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Blackstone CEO is optimistic U.S., China will agree trade deal

Blackstone CEO is optimistic U.S., China will agree trade deal
Blackstone Group CEO and Co-Founder Steve Schwarzman speaks at a Reuters Newsmaker event in New York, U.S., November 6, 2019. REUTERS/Gary He -
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GARY HE(Reuters)
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By Chibuike Oguh

(Reuters) – Private equity firm Blackstone Group Inc <BX.N> Chief Executive Stephen Schwarzman said on Wednesday he was optimistic that the United States and China would resolve their 16-month-long trade war, helping to ease tensions between two of the world’s biggest economies.

“It looks like things have lined up to go forward and I think there’s good faith at this point to start things,” Schwarzman said in an interview at a Reuters Newsmaker event in New York.

American and Chinese officials have been racing to finalize a “phase one” interim trade agreement before new U.S. tariffs on Chinese imports, including electronics, toys, and laptops, take effect from Dec. 15.

That agreement is expected to be concluded later this month and signed by U.S. President Donald Trump and Chinese President Xi Jinping, resulting a truce in the trade war.

“If agreement number one is done, which I would expect would happen, then it will lead to the second agreement, which will have more things in it, so I think there’s reason for optimism in terms of what’s going on,” Schwarzman said.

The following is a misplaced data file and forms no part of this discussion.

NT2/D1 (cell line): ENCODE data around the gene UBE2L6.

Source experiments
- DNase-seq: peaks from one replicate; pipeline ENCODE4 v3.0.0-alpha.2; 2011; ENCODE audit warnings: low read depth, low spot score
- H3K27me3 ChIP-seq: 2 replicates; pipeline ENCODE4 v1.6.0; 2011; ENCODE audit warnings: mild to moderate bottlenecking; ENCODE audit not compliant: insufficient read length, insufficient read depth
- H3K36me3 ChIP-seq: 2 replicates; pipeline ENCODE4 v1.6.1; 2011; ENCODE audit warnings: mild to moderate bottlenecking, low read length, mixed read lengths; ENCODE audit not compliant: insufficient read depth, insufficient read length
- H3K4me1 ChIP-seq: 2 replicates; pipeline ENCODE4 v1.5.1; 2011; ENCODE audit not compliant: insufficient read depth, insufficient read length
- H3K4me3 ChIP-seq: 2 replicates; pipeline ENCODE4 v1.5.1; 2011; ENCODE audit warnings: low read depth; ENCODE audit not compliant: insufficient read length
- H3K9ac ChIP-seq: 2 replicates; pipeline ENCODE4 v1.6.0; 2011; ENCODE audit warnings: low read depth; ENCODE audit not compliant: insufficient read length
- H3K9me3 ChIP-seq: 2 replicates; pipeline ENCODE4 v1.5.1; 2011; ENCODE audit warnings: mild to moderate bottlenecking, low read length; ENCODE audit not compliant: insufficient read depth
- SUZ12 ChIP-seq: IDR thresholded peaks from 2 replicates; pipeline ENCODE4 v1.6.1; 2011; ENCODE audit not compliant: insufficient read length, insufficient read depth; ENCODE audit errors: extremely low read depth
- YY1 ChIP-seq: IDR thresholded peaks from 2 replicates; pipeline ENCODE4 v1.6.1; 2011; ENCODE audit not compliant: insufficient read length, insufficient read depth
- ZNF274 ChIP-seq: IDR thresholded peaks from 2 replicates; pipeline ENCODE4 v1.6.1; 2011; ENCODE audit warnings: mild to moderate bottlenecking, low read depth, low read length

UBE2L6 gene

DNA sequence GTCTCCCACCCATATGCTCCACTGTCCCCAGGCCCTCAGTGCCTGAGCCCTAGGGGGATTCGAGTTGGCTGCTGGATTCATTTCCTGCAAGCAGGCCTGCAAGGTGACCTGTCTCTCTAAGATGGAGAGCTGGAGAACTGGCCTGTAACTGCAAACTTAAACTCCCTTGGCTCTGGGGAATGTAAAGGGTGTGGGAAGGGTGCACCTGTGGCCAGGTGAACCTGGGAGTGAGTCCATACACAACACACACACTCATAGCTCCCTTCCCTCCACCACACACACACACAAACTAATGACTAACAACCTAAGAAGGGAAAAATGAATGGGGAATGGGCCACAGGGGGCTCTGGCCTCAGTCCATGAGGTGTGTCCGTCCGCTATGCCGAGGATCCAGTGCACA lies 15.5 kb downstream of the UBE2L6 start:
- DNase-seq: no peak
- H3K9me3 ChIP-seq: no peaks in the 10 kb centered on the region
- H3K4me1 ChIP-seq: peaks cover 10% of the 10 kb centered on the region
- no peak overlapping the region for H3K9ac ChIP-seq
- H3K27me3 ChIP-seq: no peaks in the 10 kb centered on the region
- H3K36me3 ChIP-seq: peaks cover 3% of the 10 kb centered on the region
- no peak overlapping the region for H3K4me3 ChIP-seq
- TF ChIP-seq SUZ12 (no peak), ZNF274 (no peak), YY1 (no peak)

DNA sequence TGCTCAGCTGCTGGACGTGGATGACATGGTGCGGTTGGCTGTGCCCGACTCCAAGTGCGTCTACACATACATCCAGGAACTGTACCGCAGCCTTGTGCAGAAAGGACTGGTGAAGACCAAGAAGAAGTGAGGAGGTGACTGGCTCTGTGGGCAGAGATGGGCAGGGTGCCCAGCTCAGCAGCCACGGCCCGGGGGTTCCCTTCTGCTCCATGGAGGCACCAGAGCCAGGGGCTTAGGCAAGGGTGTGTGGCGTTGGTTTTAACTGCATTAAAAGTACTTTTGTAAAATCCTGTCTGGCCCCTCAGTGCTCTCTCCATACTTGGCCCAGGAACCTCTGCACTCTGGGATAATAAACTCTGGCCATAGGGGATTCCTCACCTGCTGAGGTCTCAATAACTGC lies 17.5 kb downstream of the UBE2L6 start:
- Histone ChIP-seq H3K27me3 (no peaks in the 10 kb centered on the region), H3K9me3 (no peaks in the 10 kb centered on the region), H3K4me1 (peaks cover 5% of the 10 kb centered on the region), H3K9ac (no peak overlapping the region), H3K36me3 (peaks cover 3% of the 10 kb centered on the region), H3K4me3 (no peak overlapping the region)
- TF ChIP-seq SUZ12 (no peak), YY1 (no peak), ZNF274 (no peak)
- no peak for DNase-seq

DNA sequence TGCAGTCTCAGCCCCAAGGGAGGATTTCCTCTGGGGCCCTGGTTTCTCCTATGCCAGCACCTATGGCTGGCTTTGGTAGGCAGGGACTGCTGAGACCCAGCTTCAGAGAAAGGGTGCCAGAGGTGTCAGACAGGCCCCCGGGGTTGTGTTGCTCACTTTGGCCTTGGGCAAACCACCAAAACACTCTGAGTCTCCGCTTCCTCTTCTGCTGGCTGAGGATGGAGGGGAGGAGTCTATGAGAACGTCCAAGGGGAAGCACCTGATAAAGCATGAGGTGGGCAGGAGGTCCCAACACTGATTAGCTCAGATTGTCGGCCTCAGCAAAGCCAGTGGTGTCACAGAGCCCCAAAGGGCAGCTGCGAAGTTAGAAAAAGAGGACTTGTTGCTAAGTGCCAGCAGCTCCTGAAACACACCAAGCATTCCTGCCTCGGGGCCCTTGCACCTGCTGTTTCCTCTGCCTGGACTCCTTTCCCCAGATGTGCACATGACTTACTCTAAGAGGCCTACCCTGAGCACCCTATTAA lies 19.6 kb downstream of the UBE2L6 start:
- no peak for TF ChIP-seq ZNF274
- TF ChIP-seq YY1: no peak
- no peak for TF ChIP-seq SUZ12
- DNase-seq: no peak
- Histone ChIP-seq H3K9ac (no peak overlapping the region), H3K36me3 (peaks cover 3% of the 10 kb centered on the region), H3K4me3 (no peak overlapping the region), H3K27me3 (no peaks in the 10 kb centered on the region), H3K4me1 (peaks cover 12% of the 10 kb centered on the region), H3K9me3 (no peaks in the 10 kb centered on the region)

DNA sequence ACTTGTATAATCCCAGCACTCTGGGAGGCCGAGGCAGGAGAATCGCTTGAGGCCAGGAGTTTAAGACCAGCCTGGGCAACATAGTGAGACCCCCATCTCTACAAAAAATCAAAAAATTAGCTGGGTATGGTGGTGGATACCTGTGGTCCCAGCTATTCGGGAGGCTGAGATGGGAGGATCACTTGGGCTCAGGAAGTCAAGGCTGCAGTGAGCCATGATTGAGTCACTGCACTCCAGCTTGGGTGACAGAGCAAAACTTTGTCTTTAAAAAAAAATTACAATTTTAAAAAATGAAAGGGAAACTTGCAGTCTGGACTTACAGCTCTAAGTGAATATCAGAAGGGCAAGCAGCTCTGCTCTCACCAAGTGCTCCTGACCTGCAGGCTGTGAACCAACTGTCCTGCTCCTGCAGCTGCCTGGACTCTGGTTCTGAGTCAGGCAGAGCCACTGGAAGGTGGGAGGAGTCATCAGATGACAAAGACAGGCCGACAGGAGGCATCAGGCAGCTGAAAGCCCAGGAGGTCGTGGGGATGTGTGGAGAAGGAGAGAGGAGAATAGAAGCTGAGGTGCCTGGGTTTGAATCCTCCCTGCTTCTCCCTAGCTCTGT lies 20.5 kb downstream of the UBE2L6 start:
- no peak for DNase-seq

U.S. economic growth has slowed this year, reaching 1.9% in the third quarter, according to the Commerce Department, due to a decline in business investment triggered by trade tensions.

This slowdown has heightened concerns of an impending economic recession amid other warning indicators, including the inversion of the U.S. yield curve during the summer. An inverted yield curve has preceded every U.S. recession since 1955.

But Schwarzman said he does not expect a recession to happen anytime soon since personal consumption, which accounts for 70% of the economy, remains strong.

“The consumers are doing quite well and it’s the first time in many years that in part of our economic scale people are out-earning inflation,” Schwarzman said.

“When that happens, people spend money. I expect there to be a continued wage pressure because we’re starting to run out of workers and this will continue as a sort of economic cycle for a while.”

Schwarzman has had close links with China dating back more than a decade, when the country’s sovereign wealth fund, China Investment Corporation, paid $3 billion (£2.33 billion) for up to 12.5% of New York-based Blackstone. CIC has since sold down that stake.

Blackstone has become one of the biggest U.S. investors in China’s property sector. Schwarzman is also the founder of the Schwarzman Scholars, a one-year international scholarship program based in Tsinghua University in Beijing.

(Reporting by Chibuike Oguh in New York; Editing by Marguerita Choy)

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